New Denver | The Canadian Encyclopedia


New Denver

New Denver, British Columbia, incorporated as a village in 1929, population 473 (2016 census), 504 (2011 census). The village of New Denver is located near the northeastern end of Slocan Lake, 100 km north of Nelson. The site was first called Eldorado, then New Denver (1892), after Denver, Colorado.


In 1891, Eli Carpenter, a tightrope walker turned prospector, along with American Jack Seaton, staked a claim on Mount Payne, east of present-day New Denver. The claim began the silver-mining rush that led to the establishment of New Denver, Slocan and Silverton.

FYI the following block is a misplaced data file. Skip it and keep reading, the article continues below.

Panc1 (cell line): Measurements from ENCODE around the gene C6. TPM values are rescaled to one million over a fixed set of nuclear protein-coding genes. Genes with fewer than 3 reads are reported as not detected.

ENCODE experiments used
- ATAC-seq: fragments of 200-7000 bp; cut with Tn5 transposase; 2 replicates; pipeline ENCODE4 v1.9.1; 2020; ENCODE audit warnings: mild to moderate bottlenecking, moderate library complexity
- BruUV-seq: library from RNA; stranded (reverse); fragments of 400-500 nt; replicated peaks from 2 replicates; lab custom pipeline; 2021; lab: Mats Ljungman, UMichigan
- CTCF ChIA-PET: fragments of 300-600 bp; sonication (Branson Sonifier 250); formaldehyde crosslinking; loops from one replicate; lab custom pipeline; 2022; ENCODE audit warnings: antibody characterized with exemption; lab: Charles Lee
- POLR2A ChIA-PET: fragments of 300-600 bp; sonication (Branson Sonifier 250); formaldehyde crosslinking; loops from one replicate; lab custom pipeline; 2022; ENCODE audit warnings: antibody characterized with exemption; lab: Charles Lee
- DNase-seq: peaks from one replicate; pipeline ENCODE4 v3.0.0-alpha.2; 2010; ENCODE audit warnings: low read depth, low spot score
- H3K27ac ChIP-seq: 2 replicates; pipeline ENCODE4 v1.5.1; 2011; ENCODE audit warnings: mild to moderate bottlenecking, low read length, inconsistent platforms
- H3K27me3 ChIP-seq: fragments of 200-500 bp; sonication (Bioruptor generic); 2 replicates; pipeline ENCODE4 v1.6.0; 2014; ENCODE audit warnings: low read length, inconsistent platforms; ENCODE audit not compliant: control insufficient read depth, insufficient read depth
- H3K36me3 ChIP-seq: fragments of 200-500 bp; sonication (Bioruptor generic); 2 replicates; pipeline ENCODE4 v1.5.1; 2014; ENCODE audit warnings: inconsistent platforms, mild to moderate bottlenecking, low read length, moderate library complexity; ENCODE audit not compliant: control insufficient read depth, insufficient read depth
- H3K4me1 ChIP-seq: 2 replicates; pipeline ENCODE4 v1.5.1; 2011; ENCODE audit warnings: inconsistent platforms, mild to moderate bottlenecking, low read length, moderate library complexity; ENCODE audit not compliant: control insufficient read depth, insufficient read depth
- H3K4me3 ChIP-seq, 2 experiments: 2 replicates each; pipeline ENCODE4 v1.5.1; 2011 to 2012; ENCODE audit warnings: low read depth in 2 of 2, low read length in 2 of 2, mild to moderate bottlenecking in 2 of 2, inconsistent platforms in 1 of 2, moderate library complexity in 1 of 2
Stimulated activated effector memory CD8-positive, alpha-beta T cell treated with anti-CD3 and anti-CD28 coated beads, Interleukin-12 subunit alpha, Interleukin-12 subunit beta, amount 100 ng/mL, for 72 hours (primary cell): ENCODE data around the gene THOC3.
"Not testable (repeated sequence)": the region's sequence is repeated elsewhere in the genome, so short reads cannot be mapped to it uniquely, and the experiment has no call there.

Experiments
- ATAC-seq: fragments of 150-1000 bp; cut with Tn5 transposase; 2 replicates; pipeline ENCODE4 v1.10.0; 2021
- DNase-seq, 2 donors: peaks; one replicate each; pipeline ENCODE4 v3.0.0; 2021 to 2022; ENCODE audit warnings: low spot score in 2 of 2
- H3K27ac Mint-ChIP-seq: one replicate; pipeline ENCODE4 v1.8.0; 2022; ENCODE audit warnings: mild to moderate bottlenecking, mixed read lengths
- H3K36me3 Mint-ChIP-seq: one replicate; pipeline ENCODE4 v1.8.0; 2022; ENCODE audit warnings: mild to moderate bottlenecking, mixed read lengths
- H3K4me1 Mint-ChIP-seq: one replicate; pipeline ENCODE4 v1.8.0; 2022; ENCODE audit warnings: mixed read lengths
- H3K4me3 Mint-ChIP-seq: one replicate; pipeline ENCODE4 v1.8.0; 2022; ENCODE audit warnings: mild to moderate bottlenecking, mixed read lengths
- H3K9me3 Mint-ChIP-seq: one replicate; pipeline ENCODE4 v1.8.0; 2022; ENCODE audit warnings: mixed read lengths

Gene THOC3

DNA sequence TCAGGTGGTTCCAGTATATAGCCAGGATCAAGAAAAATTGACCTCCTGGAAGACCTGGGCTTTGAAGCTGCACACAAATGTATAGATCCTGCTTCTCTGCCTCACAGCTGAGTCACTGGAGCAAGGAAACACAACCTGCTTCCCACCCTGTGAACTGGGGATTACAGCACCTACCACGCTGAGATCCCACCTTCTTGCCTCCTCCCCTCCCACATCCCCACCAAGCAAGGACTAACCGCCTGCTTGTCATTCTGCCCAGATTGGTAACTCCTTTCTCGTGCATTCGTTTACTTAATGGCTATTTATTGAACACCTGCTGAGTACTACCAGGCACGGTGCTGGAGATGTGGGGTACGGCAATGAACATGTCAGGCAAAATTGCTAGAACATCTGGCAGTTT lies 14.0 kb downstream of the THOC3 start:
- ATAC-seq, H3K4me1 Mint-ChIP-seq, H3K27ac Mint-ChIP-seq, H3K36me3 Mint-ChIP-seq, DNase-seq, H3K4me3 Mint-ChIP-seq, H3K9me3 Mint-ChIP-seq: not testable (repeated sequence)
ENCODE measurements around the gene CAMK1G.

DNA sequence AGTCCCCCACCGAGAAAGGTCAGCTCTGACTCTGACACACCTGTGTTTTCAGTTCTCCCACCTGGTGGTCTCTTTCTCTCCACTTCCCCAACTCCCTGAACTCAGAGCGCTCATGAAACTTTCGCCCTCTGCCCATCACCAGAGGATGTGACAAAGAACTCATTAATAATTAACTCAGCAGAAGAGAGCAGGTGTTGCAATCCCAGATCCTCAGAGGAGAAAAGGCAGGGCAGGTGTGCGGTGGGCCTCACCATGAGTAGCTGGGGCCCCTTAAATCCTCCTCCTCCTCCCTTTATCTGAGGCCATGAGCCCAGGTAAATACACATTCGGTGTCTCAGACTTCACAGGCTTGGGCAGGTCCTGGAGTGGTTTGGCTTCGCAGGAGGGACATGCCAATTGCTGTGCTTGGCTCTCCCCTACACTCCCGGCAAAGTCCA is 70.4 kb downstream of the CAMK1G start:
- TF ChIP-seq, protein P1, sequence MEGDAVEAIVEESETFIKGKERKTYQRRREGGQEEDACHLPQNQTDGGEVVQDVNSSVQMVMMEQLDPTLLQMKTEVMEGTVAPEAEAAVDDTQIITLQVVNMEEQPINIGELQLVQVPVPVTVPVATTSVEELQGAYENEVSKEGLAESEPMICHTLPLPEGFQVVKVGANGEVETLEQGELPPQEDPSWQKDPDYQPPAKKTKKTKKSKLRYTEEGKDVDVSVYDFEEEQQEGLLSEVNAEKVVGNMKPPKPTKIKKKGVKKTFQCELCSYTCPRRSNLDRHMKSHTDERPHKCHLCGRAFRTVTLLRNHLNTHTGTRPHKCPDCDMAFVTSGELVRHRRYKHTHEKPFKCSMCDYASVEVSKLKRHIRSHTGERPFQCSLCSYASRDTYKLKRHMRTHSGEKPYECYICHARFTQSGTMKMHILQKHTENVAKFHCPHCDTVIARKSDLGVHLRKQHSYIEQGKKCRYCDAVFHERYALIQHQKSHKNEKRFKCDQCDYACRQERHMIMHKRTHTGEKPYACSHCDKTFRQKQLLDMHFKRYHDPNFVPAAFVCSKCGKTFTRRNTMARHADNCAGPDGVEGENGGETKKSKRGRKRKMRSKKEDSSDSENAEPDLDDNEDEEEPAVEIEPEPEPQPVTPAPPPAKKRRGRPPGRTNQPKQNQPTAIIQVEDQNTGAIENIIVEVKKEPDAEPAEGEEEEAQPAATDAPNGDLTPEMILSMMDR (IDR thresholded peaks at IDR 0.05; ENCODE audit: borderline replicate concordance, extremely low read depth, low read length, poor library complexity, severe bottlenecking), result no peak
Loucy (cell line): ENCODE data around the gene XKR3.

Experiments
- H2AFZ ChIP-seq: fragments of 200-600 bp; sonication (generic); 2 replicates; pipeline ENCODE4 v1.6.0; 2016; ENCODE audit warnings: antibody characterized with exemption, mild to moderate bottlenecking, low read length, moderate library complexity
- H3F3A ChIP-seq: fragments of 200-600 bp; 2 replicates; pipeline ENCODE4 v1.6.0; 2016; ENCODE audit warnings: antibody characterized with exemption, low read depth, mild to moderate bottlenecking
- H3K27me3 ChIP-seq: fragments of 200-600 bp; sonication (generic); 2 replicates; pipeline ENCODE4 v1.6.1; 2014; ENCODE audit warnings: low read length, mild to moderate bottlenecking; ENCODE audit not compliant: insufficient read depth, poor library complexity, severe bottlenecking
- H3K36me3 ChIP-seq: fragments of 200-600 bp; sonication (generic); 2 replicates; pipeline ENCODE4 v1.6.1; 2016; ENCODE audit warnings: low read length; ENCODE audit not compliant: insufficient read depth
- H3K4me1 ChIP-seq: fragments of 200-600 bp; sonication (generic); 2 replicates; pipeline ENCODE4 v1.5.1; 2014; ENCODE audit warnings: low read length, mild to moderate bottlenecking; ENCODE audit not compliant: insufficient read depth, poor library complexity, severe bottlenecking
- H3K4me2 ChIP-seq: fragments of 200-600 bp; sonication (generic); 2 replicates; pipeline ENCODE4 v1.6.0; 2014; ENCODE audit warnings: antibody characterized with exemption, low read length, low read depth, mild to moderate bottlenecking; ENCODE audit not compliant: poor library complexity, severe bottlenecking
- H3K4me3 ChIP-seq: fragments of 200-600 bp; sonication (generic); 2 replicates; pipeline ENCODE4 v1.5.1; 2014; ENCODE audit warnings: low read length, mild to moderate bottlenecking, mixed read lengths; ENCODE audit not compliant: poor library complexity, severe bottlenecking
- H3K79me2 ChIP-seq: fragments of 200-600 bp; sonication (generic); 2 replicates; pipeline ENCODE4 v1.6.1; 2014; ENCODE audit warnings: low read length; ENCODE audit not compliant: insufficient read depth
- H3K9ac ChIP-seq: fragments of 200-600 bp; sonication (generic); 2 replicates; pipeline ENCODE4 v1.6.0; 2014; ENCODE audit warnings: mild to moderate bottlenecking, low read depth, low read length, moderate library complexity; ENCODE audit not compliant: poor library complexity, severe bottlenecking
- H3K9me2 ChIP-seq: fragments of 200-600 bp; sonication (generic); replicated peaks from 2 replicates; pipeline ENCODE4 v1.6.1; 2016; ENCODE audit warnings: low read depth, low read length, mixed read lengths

New Denver was an early service centre for mines and the nearby towns of Three Forks, Sandon, Cody, Silverton and Slocan. Mining declined after the First World War. During Second World War, 1,505 Japanese Canadians were relocated to an internment camp in New Denver. After the war, Japanese from other internment camps moved here, and small-scale mining was supplemented by logging.


Valhalla Provincial Park (1983) and the National Nikkei Internment Memorial Centre, together with the magnificent scenery and surrounding ghost towns, make New Denver a tourist centre.